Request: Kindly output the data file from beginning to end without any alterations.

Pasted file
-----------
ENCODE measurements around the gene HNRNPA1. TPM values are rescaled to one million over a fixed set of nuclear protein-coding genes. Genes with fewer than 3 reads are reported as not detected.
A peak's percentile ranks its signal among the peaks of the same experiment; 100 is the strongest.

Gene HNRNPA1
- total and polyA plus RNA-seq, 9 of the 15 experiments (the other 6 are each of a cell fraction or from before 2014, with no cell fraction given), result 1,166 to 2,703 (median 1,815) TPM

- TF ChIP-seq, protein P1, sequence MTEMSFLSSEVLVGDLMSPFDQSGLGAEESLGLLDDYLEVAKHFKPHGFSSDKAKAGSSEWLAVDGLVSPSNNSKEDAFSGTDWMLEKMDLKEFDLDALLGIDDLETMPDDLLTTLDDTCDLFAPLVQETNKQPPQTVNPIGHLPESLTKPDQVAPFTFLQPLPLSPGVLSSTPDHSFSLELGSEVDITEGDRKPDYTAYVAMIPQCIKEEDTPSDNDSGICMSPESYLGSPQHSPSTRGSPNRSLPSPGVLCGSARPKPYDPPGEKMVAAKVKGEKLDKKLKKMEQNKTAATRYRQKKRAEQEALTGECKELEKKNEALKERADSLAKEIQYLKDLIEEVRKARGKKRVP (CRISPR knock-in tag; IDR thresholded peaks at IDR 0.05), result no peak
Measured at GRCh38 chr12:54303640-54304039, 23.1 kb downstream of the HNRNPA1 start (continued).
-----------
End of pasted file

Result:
ENCODE measurements around the gene HNRNPA1. TPM values are rescaled to one million over a fixed set of nuclear protein-coding genes. Genes with fewer than 3 reads are reported as not detected.
A peak's percentile ranks its signal among the peaks of the same experiment; 100 is the strongest.

Gene HNRNPA1
- total and polyA plus RNA-seq, 9 of the 15 experiments (the other 6 are each of a cell fraction or from before 2014, with no cell fraction given), result 1,166 to 2,703 (median 1,815) TPM

- TF ChIP-seq, protein P1, sequence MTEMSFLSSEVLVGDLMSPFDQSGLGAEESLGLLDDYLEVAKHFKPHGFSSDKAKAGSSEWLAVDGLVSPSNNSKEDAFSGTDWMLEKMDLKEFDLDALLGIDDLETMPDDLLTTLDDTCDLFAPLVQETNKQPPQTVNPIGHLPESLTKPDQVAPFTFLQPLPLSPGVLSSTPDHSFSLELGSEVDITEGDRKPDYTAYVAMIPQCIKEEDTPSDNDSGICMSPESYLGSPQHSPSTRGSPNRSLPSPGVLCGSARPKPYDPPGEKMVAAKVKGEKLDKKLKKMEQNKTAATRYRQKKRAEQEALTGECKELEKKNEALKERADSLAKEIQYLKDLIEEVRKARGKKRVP (CRISPR knock-in tag; IDR thresholded peaks at IDR 0.05), result no peak
Measured at GRCh38 chr12:54303640-54304039, 23.1 kb downstream of the HNRNPA1 start (continued).